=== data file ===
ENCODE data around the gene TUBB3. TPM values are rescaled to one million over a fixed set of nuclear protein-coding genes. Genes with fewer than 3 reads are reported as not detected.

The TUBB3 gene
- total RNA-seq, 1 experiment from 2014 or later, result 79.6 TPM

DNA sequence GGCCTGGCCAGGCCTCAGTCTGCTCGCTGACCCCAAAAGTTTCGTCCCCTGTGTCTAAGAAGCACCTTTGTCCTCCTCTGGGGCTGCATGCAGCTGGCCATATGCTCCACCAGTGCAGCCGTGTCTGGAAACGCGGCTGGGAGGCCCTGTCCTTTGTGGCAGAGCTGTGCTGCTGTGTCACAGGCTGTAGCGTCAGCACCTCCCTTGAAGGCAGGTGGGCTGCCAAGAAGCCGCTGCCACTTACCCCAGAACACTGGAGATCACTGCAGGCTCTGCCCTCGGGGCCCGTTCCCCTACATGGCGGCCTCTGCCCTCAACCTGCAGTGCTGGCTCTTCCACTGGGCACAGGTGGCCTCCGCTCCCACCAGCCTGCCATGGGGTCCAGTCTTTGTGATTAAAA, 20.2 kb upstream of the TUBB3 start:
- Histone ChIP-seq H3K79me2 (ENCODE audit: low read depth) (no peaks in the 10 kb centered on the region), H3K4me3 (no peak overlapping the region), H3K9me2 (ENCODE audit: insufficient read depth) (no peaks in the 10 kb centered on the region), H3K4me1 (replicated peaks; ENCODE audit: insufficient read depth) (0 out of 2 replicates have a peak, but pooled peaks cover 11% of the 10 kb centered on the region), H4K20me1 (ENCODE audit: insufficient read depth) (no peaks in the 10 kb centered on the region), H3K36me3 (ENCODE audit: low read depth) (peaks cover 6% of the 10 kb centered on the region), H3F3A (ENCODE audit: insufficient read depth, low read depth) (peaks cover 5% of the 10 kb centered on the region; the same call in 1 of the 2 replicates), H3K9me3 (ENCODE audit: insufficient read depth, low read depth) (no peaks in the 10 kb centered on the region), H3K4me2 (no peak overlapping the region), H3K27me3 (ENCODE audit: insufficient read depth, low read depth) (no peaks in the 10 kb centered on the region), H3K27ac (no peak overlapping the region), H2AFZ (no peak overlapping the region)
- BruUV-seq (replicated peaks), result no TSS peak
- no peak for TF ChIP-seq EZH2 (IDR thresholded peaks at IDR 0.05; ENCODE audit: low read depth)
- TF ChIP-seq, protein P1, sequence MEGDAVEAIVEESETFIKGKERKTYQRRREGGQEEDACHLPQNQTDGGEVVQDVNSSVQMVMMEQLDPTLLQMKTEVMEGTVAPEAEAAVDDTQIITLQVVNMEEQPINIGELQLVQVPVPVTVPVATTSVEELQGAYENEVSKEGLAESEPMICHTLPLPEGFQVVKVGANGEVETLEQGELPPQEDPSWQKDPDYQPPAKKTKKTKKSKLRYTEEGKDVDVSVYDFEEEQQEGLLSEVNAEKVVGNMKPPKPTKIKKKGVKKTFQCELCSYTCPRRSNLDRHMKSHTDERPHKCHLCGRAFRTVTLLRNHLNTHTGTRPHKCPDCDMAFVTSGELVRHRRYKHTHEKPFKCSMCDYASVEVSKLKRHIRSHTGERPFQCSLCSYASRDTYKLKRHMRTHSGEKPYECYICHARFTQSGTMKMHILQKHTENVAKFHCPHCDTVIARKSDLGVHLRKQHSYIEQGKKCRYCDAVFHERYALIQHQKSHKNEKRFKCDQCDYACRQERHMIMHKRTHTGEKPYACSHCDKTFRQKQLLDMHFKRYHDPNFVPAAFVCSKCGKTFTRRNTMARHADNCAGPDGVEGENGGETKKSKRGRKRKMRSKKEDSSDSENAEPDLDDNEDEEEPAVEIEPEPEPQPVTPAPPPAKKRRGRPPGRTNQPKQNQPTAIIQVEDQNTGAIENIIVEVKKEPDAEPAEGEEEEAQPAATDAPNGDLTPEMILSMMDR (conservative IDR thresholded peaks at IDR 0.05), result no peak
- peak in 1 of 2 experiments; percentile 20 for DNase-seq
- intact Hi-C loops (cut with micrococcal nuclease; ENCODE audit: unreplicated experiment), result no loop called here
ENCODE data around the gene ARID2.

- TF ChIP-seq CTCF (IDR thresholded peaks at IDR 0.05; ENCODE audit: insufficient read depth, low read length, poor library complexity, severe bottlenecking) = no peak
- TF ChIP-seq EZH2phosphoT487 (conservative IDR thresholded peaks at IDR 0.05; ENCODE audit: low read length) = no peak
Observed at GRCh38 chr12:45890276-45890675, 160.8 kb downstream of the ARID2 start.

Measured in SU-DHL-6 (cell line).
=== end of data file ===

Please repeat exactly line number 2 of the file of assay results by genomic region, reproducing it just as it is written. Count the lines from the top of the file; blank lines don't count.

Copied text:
The TUBB3 gene